August 29, 2006
Antidepressants may boost diabetes risk
People susceptible to the disease may benefit from extra monitoring
Antidepressants may double or triple the risk of developing type 2 diabetes in those already susceptible to the disease -- a finding that suggests these people may benefit from monitoring of blood sugar levels.
Type 2 diabetes is usually diagnosed in adulthood and occurs when the body no longer makes enough of the hormone insulin or can't use it properly. The condition is often associated with obesity.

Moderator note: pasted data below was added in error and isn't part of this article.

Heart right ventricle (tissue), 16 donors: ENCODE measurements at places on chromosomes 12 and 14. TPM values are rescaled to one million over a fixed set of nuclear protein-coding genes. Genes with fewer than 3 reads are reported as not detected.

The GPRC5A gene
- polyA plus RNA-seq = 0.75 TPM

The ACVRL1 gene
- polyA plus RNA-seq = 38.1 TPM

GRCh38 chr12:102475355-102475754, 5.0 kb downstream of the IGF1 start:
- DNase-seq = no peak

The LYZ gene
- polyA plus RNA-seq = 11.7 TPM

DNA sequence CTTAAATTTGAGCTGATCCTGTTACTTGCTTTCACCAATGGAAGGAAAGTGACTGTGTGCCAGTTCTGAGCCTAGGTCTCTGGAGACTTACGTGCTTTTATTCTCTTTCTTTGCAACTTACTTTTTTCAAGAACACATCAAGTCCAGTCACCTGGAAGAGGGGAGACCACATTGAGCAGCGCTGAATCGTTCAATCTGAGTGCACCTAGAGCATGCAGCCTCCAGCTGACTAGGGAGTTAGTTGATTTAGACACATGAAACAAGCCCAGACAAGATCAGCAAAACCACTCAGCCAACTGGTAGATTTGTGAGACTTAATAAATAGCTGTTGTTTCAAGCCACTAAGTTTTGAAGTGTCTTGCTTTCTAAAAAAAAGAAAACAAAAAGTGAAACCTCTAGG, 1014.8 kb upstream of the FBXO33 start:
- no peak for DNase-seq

A team led by Richard Rubin, associate professor of medicine and pediatrics at Johns Hopkins University in Baltimore, studied whether depression or antidepressant use predicted progression to type 2 diabetes in a study called the Diabetes Prevention Program.
"We found depression symptoms were not a risk for developing type 2 diabetes but using antidepressants was," Rubin says. "If I were a practising physician and had patients at risk for diabetes or who had diabetes, I would want to be careful and monitor their (blood sugar) level to see if antidepressants were having an effect."